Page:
In his latest installment, Bend’s outspoken climate change skeptic, Paul DeWitt, turns his attention to the significant progress made by the U.S. over the years to reduce a range of harmful pollutants. We’re doing fine, he seems to suggest. (“The U.S. has made great strides in the environment,” The Bulletin, Nov. 21)
Not mentioned by DeWitt is that those improvements didn’t occur in a vacuum. Industry didn’t suddenly see the light and decide to clean up its act. DeWitt fails to acknowledge that this progress was largely the result of bipartisan legislative efforts, over nearly five decades, to tackle the country’s environmental problems. Through landmark accomplishments such as the Clean Air Act, Clean Water Act, the Superfund bill and other regulatory measures, Democratic and Republican policymakers together employed scientific scrutiny, cost/benefit assessments, and public rulemaking to make measurable progress in improving our air and water.
In fact, the U.S. Senate approved the Clean Air Act of 1970 by unanimous vote. In the U.S. House, only one member opposed the bill. Other enlightened nations took similar steps during the period to make environmental cleanup a major priority, but it’s important to recognize that the United States didn’t wait for others to act first. A lesson for the current climate debate, perhaps?
Some of the regulatory efforts in the U.S. had an almost immediate impact in improving our daily lives. For example, Congress took the initiative, vehemently opposed by the tobacco industry and its political champions, to ban smoking on airplanes, and states and localities acted to prohibit smoking in restaurants and other public places. It’s easy for some to criticize government regulation, but how many Americans would like to turn back the clock on these policies?
As he shifts to more partisan ground, Dewitt states that “Oil prices averaged $100 per barrel well into Obama’s second term and, under Trump, have dropped to about $60 per barrel.” No surprise, his statistical averages don’t tell the full story. As fracking revolutionized the domestic oil and gas industry, the price of West Texas Intermediate crude plunged during the Obama administration from over $100 barrel in the summer of 2014 to an incredibly low $26.21 per barrel in early 2016, before settling into the $55-65 range that generally prevails today.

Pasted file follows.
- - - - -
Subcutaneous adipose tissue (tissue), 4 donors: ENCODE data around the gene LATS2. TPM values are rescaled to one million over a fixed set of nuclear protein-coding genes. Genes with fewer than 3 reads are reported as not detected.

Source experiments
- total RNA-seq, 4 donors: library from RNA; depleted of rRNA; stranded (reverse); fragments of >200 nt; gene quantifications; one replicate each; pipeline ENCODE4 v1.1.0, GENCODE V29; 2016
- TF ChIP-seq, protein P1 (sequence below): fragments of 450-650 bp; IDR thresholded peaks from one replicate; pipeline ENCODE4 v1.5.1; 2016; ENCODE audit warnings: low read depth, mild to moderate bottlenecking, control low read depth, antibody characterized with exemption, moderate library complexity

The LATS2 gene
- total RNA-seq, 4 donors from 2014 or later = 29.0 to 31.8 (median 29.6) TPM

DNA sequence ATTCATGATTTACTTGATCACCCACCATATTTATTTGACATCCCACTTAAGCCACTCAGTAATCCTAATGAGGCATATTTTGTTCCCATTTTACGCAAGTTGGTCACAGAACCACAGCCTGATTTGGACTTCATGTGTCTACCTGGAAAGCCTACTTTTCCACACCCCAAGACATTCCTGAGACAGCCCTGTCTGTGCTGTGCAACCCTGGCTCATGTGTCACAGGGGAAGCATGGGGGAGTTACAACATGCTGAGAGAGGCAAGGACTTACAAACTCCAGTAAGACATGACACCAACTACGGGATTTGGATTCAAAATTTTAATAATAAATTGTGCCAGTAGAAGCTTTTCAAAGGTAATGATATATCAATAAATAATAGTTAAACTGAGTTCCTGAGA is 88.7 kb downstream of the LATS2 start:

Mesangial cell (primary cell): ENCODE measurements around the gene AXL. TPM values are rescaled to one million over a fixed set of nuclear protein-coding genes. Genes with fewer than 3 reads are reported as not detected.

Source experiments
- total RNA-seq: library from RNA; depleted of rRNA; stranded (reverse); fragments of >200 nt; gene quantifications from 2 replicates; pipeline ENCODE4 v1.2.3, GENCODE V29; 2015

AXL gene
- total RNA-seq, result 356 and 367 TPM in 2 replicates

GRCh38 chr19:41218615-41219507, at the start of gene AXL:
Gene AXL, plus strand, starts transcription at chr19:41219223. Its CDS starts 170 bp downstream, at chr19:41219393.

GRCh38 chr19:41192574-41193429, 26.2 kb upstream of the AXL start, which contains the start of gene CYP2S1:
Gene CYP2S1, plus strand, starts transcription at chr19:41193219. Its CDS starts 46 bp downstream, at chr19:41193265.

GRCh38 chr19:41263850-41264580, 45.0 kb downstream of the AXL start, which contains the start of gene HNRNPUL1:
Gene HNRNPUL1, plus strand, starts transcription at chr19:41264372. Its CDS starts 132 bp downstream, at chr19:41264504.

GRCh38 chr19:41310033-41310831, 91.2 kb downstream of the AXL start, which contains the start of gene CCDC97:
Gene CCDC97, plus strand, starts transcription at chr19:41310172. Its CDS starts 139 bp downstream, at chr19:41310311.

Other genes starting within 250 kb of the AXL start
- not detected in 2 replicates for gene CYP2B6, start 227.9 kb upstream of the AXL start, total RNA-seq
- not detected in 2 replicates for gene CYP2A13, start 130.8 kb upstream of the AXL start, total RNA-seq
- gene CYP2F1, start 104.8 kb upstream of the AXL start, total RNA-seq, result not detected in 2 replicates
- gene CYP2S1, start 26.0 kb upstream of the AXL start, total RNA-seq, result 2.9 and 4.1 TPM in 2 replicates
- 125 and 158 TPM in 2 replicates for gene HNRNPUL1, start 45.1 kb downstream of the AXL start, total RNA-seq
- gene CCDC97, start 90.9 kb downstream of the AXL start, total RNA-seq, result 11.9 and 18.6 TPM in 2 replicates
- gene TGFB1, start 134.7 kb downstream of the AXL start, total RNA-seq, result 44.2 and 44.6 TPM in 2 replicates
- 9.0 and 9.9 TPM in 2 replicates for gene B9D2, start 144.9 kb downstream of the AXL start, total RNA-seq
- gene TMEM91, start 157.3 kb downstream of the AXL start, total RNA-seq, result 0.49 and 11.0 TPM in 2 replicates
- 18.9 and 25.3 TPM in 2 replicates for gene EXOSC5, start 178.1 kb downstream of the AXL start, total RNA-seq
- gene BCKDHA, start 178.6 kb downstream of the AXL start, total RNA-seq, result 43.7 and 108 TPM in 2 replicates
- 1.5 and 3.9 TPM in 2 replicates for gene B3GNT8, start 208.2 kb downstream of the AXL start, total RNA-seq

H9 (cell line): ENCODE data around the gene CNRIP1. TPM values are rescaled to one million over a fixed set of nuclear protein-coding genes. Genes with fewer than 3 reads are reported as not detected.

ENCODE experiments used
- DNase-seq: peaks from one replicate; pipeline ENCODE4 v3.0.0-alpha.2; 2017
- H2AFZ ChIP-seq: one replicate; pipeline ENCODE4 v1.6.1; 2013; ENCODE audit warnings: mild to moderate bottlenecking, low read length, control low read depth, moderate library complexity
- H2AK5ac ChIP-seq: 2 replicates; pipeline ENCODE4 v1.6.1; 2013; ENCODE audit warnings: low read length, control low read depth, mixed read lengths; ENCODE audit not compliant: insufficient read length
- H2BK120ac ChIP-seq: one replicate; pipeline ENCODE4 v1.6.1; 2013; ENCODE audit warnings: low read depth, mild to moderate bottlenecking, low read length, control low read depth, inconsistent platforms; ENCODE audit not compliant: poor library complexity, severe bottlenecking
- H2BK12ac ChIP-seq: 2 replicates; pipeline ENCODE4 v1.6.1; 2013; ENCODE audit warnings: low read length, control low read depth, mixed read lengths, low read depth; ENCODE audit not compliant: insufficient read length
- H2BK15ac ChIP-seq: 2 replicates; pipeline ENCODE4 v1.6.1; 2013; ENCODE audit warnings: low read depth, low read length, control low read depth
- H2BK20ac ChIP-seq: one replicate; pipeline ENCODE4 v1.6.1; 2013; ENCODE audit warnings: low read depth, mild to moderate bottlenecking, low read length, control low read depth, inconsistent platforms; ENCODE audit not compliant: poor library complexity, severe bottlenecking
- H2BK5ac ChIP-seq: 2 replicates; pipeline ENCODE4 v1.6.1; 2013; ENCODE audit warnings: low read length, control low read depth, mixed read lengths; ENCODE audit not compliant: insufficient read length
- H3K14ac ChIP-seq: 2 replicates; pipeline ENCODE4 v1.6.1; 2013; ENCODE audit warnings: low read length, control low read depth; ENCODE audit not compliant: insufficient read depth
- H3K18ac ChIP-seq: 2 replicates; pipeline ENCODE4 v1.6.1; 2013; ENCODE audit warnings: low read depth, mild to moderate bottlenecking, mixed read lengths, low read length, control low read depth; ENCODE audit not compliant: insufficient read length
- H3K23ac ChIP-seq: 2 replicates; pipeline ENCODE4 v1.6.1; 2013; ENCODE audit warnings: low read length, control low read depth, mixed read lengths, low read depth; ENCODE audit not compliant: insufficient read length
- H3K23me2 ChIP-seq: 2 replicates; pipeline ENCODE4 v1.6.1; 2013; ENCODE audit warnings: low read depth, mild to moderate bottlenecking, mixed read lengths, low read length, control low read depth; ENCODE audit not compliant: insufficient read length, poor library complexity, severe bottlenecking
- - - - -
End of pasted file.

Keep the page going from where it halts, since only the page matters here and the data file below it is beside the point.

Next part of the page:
DeWitt credits the greater use of relatively clean-burning natural gas as a positive development in our drive for cleaner air. Indeed, thanks to lower costs, natural gas, rather than coal, is increasingly the fuel of choice among utility plant operators. We’re left to wonder why then, Trump, at every opportunity, promotes the use of “beautiful, clean coal” — Trump’s description — with no apparent dissent from DeWitt. The only way to reduce the harmful emissions from burning coal is to utilize improved technology in coal-fired utility plants. But that is unlikely to happen with Trump’s recent proposal to roll back Obama era standards aimed at cleaning up dangerous heavy metals and ash from coal plants.
Although he cites natural gas as a cleaner burning fuel, Dewitt ignores Trump’s 2018 order rolling back an Obama initiative to prevent methane, a potent, heat trapping greenhouse gas, from escaping into the atmosphere as it’s flared from natural gas production facilities.
In the meantime, we continue to witness a revolving door under the Trump administration as top political appointees are forced out of the Environmental Protection Agency and the Department of the Interior due to scandal and mismanagement and are replaced by individuals who come from the very industries they are charged with regulating. This is draining the swamp?
If DeWitt is serious about improving the environment, perhaps he can use his influence as past chair of the Deschutes County Republican Party to urge county and state Republicans to go on record in opposition to Trump’s cheerleading for increased consumption of “beautiful” coal, and against Trump’s efforts to green light polluting coal plants.
— Tim Galvin lives in Bend.